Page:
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Byte is a really good one to use, if you have a base of short ammount of numbers being presented. Its the fastest way to process. But as you said many people perfer to use int because of the range.

 

You sure in scar that Longint is 32 signed? long is usually 64 signed thats weird.

 

Than again we are talking about pascal now :P

 

http://www.delphibasics.co.uk/RTL.asp?Name=LongInt

 

The article states that LongInt is guaranteed to be a 32-bit Integer in Delphi, however, Integer is always 32-bit. "NativeInt" was added to Delphi as Integer datatype which changes along with the system architecture.

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The thing with a program working as it needs to and a program with lifetime stability are two totally different objects to look at. Of course we can write code and make it work. The question after the code is written is, "Is this the best way to go about it?" "Is there any overkill for the processor?" "Is the limetime management the best I can get it"

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Hmm, they're as "sketchy" as in any language, you just have to know how different types behave.

 

Yea problem is most people don't know how they behave, or forget. =/

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There we go, as I said I wasnt too keen on how delphi and scar scripting and programming works. everywhere is different to a bit. Anyways After seeing that I think Shortint is your best bet. 8 signed,

"The ShortInt type is the smallest form of signed integer, occupying 8 bits (1 byte) of storage.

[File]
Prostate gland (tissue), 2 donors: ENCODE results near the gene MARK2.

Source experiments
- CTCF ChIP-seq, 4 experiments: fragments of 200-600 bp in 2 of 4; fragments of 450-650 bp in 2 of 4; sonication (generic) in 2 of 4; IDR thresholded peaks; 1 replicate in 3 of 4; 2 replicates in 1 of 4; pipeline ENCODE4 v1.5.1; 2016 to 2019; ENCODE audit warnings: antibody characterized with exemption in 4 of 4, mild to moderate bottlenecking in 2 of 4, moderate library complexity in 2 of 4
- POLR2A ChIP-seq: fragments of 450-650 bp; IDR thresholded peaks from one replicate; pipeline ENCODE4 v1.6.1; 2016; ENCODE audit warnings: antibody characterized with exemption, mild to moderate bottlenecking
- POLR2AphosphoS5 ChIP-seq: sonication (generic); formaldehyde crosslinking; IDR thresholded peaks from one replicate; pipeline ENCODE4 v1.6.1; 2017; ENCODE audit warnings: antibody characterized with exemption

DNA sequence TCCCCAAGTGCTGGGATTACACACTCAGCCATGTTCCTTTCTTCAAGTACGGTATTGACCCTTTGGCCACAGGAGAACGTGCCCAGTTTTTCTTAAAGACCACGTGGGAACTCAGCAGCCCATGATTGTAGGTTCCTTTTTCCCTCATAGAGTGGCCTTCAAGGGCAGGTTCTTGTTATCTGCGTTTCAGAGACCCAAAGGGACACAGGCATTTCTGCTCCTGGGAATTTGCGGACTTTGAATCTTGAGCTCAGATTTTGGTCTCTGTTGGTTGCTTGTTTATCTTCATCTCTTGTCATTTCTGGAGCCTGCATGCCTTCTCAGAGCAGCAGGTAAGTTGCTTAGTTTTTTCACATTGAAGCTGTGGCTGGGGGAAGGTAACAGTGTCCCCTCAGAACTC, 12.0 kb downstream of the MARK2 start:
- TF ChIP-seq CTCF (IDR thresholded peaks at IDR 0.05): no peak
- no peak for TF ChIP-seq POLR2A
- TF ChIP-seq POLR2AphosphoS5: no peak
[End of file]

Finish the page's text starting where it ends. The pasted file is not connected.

It supports only the integers from -128 to 127. "

 

Unless you need more, this would be the best practice for Application Lifetime

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I think the biggest issue with the programming languages of today are that. most languages are the same per say of how types works and the memory and process of each. The type names and how they are referenced are different in just about 100% of every programming language compared to another.

 

I wish the world of programming could just all get along, saying this though we as programmers have a great thing being given to us with .net. Before programming languages were really hard to talk to, framework as such now helps the communication process between each much available together combined. Its in the CCL which is why the framework is one of the best to use now. c,c++,c#,vb,.net,ajax,java so many other languages can now communicate together in a working enviroment. Not saying it is easy to accomplish such as "just throw the code in" but it is. This is why I love the .net framework. Not to mention its future for working together of languages.

 

---------- Post added at 03:59 AM ---------- Previous post was at 03:58 AM ----------

 

Didnt see byte in there :P ya ur right.

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http://www.delphibasics.co.uk/ Most stuff you can use in SCAR is the same as in Delphi.

 

Most stuff true, but most script users and inexperienced script writers don't know and end up doing stuff with them or use preexisting stuff that is made with the wrong type and something goes horribly wrong.

 

If you are writing some specific method or something and know what you're doing then it's not a problem.

 

But if I started using different types of strings and bytes in OSI wherever possible it would cause mass chaos.

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I'm not much a fan of managed languages, though I know plenty of them... However, this is getting a bit offtopic, let's get back to it shall we...

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I'm not much a fan of managed languages, though I know plenty of them... However, this is getting a bit offtopic, let's get back to it shall we...

 

Add declare players in template. Nuff said.

 

Import from op or make it.

 

:D

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I'll have a few templates

 

RS2

RS2 Single Player

RS2 Multiple Player

 

Problem is multiplayer is more than just a declare players, it's an intricate looping system.